Farewell to the Mountains.

"But will He have mercy on the heathen?" said Miriam, who had begun to think.

"Nay, child—who knows?" answered Micah. "Surely some of us need His pardon more than they, who have not known Him, nor have been called by His name."

The next day Micah returned, in obedience to orders, and two or three days afterwards all the party that had been left in the mountains followed him to Jerusalem. It was a happy day, but saddened, for the children at least, by one loss. The jackal, Jael, followed the party awhile, but when they reached the plain, stood still and watched them disappear, making mournful cries the while. Even the prospect of seeing their old home could not quite reconcile the children to the loss of this strange playmate, who had yet grown so dear to them.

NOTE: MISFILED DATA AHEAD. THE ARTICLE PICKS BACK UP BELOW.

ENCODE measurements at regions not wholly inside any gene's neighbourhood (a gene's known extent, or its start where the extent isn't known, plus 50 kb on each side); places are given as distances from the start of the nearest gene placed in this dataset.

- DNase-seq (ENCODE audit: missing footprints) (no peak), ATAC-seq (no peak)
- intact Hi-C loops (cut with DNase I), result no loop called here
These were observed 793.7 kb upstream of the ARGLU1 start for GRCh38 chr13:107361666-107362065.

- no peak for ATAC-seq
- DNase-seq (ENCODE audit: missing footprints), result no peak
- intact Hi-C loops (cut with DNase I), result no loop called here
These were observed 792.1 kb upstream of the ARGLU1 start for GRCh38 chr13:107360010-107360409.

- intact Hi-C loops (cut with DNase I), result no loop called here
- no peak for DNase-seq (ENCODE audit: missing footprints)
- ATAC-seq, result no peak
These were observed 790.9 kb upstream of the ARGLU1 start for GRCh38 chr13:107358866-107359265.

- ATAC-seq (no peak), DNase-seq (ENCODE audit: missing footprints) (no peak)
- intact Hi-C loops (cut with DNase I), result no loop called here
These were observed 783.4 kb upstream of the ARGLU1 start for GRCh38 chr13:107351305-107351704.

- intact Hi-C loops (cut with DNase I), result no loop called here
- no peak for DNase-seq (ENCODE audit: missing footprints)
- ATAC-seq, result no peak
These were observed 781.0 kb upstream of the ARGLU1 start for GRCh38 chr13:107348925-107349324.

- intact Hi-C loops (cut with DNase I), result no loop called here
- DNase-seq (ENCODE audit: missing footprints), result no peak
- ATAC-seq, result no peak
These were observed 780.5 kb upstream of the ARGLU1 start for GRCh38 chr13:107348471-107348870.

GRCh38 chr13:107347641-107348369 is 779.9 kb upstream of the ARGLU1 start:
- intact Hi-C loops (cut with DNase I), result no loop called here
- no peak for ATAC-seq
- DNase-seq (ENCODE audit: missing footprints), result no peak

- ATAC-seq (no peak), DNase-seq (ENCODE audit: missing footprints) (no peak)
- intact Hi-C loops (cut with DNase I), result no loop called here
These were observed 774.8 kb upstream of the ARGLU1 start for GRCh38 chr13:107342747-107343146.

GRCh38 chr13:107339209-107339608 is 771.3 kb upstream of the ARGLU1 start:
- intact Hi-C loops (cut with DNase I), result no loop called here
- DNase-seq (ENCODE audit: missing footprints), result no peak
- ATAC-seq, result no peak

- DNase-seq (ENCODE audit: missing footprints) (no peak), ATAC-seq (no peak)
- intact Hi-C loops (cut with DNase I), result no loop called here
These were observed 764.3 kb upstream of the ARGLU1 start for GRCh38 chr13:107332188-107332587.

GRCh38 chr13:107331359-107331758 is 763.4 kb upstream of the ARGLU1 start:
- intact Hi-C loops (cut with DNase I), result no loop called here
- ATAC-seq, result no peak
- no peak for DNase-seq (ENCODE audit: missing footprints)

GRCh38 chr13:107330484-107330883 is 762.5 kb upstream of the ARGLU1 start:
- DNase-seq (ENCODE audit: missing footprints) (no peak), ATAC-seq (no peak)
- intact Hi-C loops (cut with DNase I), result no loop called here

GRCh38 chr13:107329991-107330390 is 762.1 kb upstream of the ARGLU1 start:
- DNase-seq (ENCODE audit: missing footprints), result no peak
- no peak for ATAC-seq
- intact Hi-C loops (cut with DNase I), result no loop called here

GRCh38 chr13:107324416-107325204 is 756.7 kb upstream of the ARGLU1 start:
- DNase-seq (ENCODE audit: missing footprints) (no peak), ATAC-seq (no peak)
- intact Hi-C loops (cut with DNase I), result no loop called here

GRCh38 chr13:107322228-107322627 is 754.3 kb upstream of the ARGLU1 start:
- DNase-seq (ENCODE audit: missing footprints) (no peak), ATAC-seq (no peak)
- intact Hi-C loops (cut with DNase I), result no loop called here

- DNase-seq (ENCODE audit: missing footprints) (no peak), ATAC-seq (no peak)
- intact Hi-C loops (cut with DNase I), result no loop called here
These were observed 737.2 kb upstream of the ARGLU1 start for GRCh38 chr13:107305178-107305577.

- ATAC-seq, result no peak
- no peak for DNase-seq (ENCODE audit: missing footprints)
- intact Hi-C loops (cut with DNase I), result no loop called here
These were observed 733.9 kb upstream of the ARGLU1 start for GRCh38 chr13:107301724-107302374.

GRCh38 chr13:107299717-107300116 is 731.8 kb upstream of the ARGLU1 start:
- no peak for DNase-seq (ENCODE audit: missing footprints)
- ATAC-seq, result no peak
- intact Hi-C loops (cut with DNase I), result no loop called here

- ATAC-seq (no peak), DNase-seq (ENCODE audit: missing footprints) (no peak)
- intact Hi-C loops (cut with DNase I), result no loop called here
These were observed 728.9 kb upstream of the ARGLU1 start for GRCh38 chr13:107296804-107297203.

And so the rugged mountains which had afforded a refuge to the faithful remnant were left again to silence and solitude. But the memory of what the confessors and martyrs had endured in the evil days was never to perish. Generation after generation remembered with sympathy and reverence what men, aye, and weak women and children had borne for conscience' sake—cold and hunger and nakedness, and that anguish of soul which is harder to be endured than all bodily pain. Two centuries later, an inspired Hebrew, writing to Hebrews, commemorated the noble endurance of this faithful band in his famous roll of the triumphs of faith: "They wandered about in sheepskins and goatskins, being destitute, afflicted, tormented, of whom the world was not worthy; they wandered in deserts and mountains, and in dens and caves of the earth."